The Dictionary of Australasian Biography/Cuninghame, Archibald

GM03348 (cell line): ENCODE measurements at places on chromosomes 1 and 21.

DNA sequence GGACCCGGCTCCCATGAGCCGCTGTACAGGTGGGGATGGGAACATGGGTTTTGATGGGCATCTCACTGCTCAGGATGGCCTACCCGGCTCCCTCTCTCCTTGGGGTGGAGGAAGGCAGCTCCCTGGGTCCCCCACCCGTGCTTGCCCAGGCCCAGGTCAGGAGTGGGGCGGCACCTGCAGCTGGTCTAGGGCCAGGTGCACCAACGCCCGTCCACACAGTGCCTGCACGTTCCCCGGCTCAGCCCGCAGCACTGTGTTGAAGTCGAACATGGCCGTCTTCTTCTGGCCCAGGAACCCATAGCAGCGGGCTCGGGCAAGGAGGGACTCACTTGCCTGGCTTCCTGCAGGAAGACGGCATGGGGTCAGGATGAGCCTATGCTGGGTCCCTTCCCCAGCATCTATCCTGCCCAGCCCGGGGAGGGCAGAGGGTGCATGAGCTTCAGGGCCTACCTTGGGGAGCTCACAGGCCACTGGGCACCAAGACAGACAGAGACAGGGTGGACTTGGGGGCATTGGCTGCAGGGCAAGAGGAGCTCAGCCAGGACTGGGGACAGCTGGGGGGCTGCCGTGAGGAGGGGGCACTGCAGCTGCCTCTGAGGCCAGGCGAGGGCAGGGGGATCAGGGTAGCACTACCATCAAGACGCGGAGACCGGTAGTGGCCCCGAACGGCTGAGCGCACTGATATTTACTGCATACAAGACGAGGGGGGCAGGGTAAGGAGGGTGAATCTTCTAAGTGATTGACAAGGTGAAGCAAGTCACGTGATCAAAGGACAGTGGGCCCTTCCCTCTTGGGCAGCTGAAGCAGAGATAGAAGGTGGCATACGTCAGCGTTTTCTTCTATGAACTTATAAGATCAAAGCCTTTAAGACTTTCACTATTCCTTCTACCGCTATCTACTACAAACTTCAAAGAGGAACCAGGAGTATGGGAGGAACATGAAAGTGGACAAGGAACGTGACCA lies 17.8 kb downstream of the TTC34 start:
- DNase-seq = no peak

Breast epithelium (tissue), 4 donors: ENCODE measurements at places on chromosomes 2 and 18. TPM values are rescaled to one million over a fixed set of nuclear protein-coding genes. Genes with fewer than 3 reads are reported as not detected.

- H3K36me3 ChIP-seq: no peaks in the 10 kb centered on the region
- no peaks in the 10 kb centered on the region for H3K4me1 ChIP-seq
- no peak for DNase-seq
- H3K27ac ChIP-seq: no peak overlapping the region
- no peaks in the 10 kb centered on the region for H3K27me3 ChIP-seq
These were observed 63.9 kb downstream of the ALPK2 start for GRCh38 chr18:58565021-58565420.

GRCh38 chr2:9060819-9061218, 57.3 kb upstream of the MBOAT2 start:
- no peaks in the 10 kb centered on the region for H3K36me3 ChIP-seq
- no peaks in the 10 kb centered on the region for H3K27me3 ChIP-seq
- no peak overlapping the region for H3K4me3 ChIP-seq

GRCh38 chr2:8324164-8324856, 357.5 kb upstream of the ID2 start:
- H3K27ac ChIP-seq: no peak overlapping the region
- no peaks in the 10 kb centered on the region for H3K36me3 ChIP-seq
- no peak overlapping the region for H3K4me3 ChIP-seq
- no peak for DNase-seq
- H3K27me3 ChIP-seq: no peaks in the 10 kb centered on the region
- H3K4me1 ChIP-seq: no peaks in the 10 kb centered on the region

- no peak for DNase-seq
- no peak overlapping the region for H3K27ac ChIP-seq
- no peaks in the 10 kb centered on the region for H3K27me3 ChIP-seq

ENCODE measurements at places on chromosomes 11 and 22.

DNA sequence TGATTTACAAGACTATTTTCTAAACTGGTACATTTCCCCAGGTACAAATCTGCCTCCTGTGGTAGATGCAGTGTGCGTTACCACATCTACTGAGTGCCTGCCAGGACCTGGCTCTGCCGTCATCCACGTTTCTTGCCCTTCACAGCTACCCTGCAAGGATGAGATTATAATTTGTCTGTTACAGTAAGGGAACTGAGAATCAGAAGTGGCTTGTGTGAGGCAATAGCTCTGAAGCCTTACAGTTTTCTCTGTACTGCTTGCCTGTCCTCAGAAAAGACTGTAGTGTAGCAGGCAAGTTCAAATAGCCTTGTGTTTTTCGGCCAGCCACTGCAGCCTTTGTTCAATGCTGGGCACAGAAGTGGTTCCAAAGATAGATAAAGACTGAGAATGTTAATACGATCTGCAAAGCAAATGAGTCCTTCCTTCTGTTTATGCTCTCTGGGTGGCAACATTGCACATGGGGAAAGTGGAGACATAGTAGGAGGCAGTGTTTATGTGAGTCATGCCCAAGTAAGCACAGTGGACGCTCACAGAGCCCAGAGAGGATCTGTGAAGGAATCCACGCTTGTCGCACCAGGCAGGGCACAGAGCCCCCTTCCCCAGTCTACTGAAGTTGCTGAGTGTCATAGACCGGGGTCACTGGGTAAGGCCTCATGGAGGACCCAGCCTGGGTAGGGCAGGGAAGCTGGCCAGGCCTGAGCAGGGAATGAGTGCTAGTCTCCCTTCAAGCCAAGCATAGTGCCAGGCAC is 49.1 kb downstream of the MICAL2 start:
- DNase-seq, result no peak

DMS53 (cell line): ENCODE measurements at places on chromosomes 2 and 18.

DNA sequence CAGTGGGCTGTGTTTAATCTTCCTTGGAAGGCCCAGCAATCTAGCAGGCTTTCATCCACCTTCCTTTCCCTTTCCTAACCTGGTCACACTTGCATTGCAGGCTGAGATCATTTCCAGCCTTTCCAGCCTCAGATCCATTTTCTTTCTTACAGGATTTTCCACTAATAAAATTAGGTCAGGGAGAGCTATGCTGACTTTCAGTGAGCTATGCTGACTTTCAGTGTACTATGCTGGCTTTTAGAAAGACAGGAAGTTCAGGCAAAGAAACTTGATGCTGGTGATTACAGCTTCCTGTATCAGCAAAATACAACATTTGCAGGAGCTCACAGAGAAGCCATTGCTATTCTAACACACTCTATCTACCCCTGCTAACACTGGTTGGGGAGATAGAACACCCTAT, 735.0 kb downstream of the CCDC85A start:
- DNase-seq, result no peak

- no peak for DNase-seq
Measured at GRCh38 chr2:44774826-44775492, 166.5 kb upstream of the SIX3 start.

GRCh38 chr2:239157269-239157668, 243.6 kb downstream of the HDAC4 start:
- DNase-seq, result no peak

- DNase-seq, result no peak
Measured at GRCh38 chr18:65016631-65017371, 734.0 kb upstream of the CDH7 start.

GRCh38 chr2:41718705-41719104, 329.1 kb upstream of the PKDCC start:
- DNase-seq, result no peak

Cuninghame, Archibald, was a barrister in Melbourne "in the early days," and attained to prominence in the public affairs of the inchoate community. In 1845, prior to the separation of Port Phillip (Victoria) from New South Wales, it was proposed by the authorities of the latter colony to float an immigration loan in London, as security for which the lands of Port Phillip would be pledged, as well as those of the Mother colony. Under these circumstances a public meeting was held of the leading residents of Port Phillip, under the presidency of the Mayor of Melbourne, on Sept. 28th, 1845, for the purpose of taking into consideration the necessity of petitioning the Queen against the proposed scheme for pledging the lands of Port Phillip jointly with those of New South Wales proper, and to consider the propriety of appointing an agent to proceed to England to protest against the course proposed, and also to further the great cause of separation. The meeting passed resolutions against any further alienation of the land fund to afford labour to the middle district, and the scheme was also objected, to as creating a new and almost insurmountable barrier to separation. The assemblage appointed Mr. Cuninghame as their delegate to proceed to England to represent the views of the colonists at the centre of the Empire, and he was thus the first somewhat informally selected Agent-General of Victoria in London. A committee was also nominated to frame instructions for the guidance of the delegate, and to draw up a petition, requesting the Colonial Secretary to hold his hand until Mr. Cuninghame's arrival in London. On the committee were such well-known names as those of Curr, Westgarth, Niel Black, Stephen Henty, William Campbell, Verner, Stawell (afterwards Sir William), Pohlman, McCombie, Dalgety, and O'Shanassy. Mr. Cuninghame continued to represent the colony in England for some years, and died at the family residence, Thornton House, Kilmarnock, Ayrshire, in October 1856, without having revisited Australia. He was the eldest son of Lieut.-Col. John Cuninghame of Caddall and Thornton, and Sarah his wife, only child of Major John Peebles.